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DIGITAL HEALTH TECH VISION 2017


Workforce Marketplace

Invent your future healthcare workforce

The future of work has already arrived and is entering the healthcare enterprise. Healthcare’s digital leaders are beginning to shape strategies to fundamentally reinvent their workforces. Driven by a surge in on-demand labor platforms and online work management solutions, legacy models and hierarchies are starting to dissolve and be replaced with open talent marketplaces.

This is beginning in the back-office of the healthcare enterprise in corporate functions like technology, finance, human resources, and research and development, where there are lower regulatory barriers on the workforce. However, workforce marketplaces are also emerging in select areas of care delivery where open talent platforms connect providers and consumers while confirming regulatory compliance and quality.

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Deepening the talent pool

The talent marketplace is opening up for the front and back offices of a health enterprise. Crowdsourcing, labor platforms and virtual care platforms will change the way work is sourced, shared and delivered. Companies now can access more talent from sources outside of traditional employment to get specialized skills when needed. For instance, through online talent platforms, organizations can find people to support technology design and development, finance, human resources and administrative functions.

Online platforms make it easier to rapidly match supply and demand of skills to get work done on demand in a decentralized way. This is in contrast with rigid functional hierarchies of traditional healthcare enterprises. When organizations have greater flexibility to adapt as skillset needs change, they will be relevant, competitive and reduce labor expenses. Without a rigid hierarchy, in-house workers will be free to fill roles throughout the enterprise. Supply will be matched with demand like never before.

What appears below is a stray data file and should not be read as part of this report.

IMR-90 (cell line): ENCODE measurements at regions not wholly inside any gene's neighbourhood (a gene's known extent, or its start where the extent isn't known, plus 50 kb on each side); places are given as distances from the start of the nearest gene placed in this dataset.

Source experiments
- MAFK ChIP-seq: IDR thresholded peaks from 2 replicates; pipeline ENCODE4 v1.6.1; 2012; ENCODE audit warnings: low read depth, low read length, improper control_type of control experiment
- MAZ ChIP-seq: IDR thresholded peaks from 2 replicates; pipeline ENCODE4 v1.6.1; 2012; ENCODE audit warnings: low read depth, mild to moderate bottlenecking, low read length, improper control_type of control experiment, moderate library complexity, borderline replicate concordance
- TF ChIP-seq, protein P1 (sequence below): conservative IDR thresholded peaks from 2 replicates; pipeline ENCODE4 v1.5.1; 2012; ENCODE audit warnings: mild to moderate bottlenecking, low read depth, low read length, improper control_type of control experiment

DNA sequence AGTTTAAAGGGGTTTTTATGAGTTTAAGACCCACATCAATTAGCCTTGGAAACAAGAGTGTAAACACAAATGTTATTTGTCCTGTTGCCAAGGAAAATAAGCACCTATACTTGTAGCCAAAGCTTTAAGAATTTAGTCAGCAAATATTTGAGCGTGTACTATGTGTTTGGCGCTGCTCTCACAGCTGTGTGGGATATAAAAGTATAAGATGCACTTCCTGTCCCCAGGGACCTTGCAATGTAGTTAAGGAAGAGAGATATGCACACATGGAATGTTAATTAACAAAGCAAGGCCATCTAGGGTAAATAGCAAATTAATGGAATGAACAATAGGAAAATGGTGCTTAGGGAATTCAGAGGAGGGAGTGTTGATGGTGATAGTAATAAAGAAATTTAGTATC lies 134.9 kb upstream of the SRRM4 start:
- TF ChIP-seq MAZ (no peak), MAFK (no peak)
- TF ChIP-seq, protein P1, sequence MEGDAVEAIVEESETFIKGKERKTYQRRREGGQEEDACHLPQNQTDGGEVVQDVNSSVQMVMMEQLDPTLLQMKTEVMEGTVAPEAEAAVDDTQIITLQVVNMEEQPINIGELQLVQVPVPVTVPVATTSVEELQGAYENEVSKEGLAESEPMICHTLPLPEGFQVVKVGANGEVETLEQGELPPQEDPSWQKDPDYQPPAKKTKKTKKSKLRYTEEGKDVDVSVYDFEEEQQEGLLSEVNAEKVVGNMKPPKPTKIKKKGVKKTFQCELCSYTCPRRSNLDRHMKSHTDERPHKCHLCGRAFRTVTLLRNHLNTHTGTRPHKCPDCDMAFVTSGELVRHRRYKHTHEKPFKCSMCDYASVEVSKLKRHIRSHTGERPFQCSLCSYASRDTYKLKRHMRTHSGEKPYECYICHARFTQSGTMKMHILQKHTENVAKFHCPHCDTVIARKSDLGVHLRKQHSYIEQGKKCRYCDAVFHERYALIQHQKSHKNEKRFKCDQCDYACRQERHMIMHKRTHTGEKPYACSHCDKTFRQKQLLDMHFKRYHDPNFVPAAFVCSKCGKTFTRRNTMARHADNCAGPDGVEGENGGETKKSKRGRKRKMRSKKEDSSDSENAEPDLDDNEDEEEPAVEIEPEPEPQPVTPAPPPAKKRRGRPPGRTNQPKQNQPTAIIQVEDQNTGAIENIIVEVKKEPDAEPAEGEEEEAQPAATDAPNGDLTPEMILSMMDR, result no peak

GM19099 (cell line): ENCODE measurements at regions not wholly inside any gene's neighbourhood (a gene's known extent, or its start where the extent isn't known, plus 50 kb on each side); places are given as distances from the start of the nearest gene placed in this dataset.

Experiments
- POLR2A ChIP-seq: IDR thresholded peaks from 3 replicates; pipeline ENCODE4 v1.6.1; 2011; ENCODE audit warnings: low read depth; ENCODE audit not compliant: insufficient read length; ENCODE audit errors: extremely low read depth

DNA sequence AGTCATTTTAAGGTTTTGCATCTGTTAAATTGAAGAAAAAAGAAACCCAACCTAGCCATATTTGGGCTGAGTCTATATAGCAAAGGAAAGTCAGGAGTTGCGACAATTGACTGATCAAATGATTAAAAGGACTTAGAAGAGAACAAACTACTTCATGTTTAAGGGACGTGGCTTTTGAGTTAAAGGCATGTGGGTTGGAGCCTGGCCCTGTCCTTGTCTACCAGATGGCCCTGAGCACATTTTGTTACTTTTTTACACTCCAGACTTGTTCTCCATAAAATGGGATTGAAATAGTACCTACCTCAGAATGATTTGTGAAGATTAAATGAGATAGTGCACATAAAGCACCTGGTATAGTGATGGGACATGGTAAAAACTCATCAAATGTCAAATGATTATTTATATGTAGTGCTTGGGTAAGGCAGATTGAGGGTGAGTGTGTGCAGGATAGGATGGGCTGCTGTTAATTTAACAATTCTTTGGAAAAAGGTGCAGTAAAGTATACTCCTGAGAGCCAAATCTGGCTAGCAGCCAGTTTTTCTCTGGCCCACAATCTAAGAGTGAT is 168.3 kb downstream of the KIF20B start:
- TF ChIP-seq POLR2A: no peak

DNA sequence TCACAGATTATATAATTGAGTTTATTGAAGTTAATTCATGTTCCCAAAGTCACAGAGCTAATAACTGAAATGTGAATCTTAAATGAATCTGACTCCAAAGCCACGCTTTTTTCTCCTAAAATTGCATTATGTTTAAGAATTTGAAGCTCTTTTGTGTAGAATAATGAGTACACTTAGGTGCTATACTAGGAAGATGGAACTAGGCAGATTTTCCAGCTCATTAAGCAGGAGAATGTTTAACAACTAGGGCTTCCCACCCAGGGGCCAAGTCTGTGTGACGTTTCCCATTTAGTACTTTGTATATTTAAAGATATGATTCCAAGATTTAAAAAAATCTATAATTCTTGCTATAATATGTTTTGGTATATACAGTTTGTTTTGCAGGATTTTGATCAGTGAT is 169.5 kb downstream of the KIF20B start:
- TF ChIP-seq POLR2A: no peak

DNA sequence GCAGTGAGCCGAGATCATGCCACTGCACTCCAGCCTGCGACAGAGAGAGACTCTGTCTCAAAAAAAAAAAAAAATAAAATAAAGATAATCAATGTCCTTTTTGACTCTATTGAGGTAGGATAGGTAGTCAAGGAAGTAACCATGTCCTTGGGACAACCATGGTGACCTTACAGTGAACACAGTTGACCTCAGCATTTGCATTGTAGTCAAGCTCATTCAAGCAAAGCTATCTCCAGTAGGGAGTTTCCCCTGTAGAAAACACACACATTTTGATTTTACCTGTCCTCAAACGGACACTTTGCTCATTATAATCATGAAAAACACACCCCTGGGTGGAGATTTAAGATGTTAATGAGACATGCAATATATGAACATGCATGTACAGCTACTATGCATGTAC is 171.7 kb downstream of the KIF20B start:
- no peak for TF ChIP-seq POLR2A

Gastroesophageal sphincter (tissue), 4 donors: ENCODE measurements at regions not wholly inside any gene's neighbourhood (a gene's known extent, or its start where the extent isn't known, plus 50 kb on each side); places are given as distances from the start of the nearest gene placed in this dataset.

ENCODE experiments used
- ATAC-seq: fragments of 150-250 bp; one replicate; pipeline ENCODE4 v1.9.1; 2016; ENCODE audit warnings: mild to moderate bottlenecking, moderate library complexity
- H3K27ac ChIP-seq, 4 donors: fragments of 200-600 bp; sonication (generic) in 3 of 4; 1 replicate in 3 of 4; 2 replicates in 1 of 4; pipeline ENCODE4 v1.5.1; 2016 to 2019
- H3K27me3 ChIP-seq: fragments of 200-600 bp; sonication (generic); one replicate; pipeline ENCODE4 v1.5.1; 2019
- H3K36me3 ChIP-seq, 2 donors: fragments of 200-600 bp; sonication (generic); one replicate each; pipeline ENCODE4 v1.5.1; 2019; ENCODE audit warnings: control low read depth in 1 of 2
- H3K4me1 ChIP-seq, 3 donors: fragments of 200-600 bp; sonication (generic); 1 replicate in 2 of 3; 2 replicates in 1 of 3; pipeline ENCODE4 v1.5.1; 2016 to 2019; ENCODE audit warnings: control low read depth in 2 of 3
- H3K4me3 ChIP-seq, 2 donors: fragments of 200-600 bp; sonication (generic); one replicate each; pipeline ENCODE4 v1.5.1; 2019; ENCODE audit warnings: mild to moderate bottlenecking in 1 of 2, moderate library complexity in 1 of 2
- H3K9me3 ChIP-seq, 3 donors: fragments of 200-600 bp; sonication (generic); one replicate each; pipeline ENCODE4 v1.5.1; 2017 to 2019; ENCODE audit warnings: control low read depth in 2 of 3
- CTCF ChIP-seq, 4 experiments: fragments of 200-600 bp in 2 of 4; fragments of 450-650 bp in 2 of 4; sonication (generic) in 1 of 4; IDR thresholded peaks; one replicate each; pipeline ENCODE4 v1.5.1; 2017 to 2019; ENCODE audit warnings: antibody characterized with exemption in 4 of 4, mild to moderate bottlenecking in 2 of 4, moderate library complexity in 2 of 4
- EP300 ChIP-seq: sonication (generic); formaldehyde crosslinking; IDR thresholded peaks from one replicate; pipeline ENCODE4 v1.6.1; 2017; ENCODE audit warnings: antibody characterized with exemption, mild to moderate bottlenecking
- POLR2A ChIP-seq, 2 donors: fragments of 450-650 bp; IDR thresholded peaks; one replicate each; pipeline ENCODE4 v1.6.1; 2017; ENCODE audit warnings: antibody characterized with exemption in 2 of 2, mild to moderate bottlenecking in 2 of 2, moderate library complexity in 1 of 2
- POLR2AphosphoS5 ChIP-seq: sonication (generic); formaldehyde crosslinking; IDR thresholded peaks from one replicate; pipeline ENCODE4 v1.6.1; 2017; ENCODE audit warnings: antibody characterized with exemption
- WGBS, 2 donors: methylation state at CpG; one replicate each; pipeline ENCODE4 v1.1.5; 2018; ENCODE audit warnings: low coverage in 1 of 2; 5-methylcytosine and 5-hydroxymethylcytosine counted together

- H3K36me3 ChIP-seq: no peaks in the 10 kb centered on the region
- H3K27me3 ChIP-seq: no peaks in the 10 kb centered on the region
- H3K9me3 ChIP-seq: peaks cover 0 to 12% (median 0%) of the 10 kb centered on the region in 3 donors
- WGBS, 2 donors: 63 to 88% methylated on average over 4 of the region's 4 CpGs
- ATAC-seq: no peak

There are some possibilities for clinical work to be sourced online, but it is more challenging than for back office roles given regulatory barriers from labor laws in healthcare designed to ensure safety. The possibilities for efficiency and productivity are great, but questions remain: How can platforms have market-clearing functions that ensure clinicians are certified, qualified and will deliver quality? How will governance and safety measures work in a digital landscape? How soon will regulatory models evolve to suit a virtual model of care, especially when licensure is local? The rules must catch up, because the workforce marketplace is evolving at speed.

New ways of working

While clinical labor is in the early stages of moving to a virtual model, clinical interactions may transition more quickly. Certain clinical interactions will become virtual interactions that eliminate the need for an in-person visit. Care will no longer be just based on physical location. Specialists will be called upon to treat a condition, regardless of geography.

With virtual care platforms, the patient and clinician might not even see each other in person—which is appealing to many consumers. Our virtual care research revealed that people are interested in a wide range of virtual health and care services. When asked which of 16 services they would like to receive virtually, more than half of the services were of interest to 70 percent or more of respondents; all of the services were of interest to at least 50 percent of respondents.

Consumers will access specialized expertise right through their smartphones and book a telehealth consult within seconds. Health systems, too, will use technology to amplify their access to qualified clinicians. First, healthcare organizations tapped into on-demand labor platforms for specialties such as radiology, that often do not require in-person interaction. Increasingly, they will use labor platforms to source nursing triage assistance, call center help—even enterprise labor, such as data scientists, designers and developers.

Connecting the care ecosystem

American Well's Exchange uses mobile and virtual technology to lift virtual barriers among health plans, doctors, consumer, employers and care delivery networks. This robust technology platform and sophisticated brokerage engine benefits both patients and clinicians. Consumers have convenient and immediate access to a range of board-certified physicians for telehealth consultations.

Doctors can “clock-in” at any time, making themselves available to patients. They can increase demand for their services to grow their practice and even access resources, such as telehealth training, clinical guidelines, peer support and billing.





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